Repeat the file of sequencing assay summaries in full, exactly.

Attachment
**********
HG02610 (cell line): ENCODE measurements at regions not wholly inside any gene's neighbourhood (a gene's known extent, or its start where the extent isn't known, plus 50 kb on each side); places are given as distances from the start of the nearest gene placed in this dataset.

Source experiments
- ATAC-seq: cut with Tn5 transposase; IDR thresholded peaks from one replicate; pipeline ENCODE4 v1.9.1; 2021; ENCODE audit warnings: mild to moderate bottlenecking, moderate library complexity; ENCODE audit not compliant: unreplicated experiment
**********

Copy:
HG02610 (cell line): ENCODE measurements at regions not wholly inside any gene's neighbourhood (a gene's known extent, or its start where the extent isn't known, plus 50 kb on each side); places are given as distances from the start of the nearest gene placed in this dataset.

Source experiments
- ATAC-seq: cut with Tn5 transposase; IDR thresholded peaks from one replicate; pipeline ENCODE4 v1.9.1; 2021; ENCODE audit warnings: mild to moderate bottlenecking, moderate library complexity; ENCODE audit not compliant: unreplicated experiment